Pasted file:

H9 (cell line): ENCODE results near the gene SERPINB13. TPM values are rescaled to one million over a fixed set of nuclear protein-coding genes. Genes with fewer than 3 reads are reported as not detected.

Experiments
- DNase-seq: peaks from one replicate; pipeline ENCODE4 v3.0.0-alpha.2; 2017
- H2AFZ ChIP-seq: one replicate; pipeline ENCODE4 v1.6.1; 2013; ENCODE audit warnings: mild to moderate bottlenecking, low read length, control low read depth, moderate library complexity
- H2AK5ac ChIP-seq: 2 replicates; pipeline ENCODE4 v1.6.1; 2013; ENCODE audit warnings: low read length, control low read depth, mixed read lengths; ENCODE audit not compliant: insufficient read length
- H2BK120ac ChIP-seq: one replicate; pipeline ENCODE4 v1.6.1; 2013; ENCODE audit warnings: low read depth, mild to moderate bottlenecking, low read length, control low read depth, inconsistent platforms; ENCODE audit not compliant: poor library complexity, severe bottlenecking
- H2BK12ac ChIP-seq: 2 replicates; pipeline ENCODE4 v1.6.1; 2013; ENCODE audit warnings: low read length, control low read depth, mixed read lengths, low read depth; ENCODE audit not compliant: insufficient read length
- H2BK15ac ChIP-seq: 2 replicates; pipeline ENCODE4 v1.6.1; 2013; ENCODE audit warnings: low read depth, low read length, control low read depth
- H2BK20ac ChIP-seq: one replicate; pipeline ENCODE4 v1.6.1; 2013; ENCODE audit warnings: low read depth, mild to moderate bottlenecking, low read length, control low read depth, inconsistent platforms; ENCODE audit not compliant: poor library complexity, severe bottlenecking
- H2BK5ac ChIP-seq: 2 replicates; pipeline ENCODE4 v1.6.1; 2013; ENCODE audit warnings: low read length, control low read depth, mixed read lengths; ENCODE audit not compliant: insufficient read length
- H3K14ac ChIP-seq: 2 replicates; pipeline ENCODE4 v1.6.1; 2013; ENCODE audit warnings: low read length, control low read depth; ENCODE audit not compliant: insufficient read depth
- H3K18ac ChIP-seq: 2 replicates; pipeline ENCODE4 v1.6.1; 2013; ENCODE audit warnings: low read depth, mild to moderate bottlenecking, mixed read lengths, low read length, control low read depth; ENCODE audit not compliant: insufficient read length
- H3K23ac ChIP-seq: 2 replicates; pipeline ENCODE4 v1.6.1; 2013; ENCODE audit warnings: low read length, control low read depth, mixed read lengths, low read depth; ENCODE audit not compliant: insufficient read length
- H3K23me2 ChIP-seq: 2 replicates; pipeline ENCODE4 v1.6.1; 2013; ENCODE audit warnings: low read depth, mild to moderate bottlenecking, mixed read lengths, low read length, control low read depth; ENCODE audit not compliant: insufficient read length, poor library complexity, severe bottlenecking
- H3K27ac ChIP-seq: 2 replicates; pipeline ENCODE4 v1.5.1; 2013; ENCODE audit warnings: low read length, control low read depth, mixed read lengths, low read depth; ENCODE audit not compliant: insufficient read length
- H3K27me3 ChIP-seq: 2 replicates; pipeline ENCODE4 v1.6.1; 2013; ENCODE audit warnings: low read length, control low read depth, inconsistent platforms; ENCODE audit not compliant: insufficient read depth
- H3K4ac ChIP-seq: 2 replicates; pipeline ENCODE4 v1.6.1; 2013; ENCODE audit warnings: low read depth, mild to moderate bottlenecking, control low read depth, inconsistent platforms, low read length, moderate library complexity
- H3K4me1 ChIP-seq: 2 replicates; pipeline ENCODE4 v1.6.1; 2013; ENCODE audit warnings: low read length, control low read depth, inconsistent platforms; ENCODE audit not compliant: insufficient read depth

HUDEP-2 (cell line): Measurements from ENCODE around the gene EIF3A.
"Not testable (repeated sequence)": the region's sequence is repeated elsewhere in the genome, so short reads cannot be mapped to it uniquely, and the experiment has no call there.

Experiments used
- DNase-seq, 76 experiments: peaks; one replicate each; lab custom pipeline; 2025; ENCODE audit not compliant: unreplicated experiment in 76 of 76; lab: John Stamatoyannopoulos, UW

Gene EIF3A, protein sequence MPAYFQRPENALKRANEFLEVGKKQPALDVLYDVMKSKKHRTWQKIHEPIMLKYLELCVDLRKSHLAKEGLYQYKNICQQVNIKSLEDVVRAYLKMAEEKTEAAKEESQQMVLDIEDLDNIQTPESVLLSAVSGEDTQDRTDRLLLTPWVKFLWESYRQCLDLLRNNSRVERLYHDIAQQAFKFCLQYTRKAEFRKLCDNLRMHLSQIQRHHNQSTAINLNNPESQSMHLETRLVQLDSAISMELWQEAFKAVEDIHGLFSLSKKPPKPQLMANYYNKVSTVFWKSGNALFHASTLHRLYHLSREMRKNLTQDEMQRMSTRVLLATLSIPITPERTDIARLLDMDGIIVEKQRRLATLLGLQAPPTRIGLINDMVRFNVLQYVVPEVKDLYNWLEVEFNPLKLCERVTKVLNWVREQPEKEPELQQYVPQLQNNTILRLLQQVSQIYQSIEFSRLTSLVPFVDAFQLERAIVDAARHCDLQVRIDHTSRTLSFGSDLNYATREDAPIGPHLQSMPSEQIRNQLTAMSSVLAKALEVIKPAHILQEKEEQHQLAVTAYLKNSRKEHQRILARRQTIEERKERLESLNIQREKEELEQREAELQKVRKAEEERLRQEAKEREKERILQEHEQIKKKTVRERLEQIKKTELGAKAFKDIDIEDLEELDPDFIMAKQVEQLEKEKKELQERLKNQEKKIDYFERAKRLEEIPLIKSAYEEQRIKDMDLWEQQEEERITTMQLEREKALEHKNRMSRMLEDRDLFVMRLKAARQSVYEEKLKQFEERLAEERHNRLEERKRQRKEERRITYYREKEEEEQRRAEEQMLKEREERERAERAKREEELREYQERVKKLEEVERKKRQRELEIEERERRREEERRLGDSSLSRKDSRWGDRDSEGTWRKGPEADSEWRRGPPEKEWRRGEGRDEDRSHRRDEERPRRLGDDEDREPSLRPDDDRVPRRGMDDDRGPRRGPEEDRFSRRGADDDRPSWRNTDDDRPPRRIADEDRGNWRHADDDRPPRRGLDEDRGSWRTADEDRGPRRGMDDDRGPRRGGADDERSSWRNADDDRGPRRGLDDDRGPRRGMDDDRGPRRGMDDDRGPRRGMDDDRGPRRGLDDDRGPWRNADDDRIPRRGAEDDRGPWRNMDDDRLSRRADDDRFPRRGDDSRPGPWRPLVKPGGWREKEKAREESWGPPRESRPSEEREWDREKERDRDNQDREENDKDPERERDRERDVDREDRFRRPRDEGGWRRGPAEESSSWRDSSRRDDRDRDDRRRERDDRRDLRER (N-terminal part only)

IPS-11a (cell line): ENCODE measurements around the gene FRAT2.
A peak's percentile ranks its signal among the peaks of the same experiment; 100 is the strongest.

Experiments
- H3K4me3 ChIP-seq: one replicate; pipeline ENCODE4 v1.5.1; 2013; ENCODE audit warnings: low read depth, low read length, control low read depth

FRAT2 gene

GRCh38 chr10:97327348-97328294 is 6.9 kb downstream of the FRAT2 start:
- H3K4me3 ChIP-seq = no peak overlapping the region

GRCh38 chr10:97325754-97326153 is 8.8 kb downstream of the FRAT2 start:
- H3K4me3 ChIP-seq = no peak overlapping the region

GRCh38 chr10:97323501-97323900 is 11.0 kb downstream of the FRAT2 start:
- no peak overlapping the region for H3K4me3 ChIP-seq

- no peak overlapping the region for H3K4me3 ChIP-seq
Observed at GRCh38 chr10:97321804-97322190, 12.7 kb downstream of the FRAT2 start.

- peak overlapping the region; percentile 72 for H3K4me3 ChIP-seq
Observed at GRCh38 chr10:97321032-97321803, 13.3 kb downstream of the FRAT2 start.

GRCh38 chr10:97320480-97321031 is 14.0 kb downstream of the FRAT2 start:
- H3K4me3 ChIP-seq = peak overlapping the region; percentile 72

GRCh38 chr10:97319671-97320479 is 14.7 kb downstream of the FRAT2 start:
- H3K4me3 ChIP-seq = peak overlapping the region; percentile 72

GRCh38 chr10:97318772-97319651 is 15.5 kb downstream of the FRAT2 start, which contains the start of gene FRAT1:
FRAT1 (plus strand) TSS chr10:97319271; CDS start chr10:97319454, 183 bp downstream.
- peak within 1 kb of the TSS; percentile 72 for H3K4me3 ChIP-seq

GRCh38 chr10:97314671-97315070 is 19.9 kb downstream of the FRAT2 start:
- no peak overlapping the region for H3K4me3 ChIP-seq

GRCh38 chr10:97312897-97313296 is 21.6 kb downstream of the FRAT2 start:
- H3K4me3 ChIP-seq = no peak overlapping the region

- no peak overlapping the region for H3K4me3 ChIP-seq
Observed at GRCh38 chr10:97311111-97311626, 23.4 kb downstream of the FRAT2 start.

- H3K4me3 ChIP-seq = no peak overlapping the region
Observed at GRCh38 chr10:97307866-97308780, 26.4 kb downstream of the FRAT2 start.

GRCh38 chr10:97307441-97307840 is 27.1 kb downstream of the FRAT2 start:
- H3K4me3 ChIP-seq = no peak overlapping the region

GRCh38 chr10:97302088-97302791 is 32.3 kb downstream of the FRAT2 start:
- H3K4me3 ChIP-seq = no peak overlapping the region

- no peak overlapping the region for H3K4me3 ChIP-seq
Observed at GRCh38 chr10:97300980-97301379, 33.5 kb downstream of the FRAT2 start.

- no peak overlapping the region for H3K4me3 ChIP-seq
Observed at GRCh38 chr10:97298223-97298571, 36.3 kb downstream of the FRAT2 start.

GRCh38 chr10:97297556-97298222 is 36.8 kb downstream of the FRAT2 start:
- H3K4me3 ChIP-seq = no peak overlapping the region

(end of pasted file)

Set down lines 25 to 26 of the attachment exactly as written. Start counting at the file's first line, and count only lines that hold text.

A peak's percentile ranks its signal among the peaks of the same experiment; 100 is the strongest.

Experiments